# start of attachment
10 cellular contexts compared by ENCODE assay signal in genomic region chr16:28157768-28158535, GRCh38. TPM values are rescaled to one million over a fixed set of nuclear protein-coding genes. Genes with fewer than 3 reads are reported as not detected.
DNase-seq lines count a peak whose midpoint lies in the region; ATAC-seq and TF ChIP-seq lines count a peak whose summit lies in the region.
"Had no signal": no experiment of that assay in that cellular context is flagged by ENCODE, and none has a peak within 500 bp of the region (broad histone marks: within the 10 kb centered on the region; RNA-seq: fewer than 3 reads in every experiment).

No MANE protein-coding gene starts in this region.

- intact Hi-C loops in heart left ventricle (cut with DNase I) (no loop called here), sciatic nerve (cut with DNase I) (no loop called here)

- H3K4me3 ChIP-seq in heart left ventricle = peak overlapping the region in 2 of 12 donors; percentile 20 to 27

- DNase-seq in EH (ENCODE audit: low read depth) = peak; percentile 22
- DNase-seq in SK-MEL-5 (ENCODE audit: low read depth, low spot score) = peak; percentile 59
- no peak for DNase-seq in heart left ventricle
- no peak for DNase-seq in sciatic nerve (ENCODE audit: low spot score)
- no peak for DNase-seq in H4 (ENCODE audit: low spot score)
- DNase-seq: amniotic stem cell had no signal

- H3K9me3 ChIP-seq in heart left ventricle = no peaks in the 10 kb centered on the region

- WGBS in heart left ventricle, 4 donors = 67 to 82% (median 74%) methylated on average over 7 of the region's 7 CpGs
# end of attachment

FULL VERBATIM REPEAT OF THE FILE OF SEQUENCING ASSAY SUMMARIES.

10 cellular contexts compared by ENCODE assay signal in genomic region chr16:28157768-28158535, GRCh38. TPM values are rescaled to one million over a fixed set of nuclear protein-coding genes. Genes with fewer than 3 reads are reported as not detected.
DNase-seq lines count a peak whose midpoint lies in the region; ATAC-seq and TF ChIP-seq lines count a peak whose summit lies in the region.
"Had no signal": no experiment of that assay in that cellular context is flagged by ENCODE, and none has a peak within 500 bp of the region (broad histone marks: within the 10 kb centered on the region; RNA-seq: fewer than 3 reads in every experiment).

No MANE protein-coding gene starts in this region.

- intact Hi-C loops in heart left ventricle (cut with DNase I) (no loop called here), sciatic nerve (cut with DNase I) (no loop called here)

- H3K4me3 ChIP-seq in heart left ventricle = peak overlapping the region in 2 of 12 donors; percentile 20 to 27

- DNase-seq in EH (ENCODE audit: low read depth) = peak; percentile 22
- DNase-seq in SK-MEL-5 (ENCODE audit: low read depth, low spot score) = peak; percentile 59
- no peak for DNase-seq in heart left ventricle
- no peak for DNase-seq in sciatic nerve (ENCODE audit: low spot score)
- no peak for DNase-seq in H4 (ENCODE audit: low spot score)
- DNase-seq: amniotic stem cell had no signal

- H3K9me3 ChIP-seq in heart left ventricle = no peaks in the 10 kb centered on the region

- WGBS in heart left ventricle, 4 donors = 67 to 82% (median 74%) methylated on average over 7 of the region's 7 CpGs